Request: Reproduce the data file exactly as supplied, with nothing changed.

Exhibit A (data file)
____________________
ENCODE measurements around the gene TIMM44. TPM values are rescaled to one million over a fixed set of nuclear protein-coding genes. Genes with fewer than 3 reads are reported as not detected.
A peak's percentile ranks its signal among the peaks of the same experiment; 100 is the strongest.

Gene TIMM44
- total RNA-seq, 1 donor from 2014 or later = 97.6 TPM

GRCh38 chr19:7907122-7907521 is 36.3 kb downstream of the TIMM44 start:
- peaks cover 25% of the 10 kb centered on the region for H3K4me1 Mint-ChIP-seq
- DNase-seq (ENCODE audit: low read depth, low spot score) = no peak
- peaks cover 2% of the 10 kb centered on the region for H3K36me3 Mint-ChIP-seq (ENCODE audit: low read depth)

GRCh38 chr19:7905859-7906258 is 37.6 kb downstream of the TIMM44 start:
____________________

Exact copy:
ENCODE measurements around the gene TIMM44. TPM values are rescaled to one million over a fixed set of nuclear protein-coding genes. Genes with fewer than 3 reads are reported as not detected.
A peak's percentile ranks its signal among the peaks of the same experiment; 100 is the strongest.

Gene TIMM44
- total RNA-seq, 1 donor from 2014 or later = 97.6 TPM

GRCh38 chr19:7907122-7907521 is 36.3 kb downstream of the TIMM44 start:
- peaks cover 25% of the 10 kb centered on the region for H3K4me1 Mint-ChIP-seq
- DNase-seq (ENCODE audit: low read depth, low spot score) = no peak
- peaks cover 2% of the 10 kb centered on the region for H3K36me3 Mint-ChIP-seq (ENCODE audit: low read depth)

GRCh38 chr19:7905859-7906258 is 37.6 kb downstream of the TIMM44 start: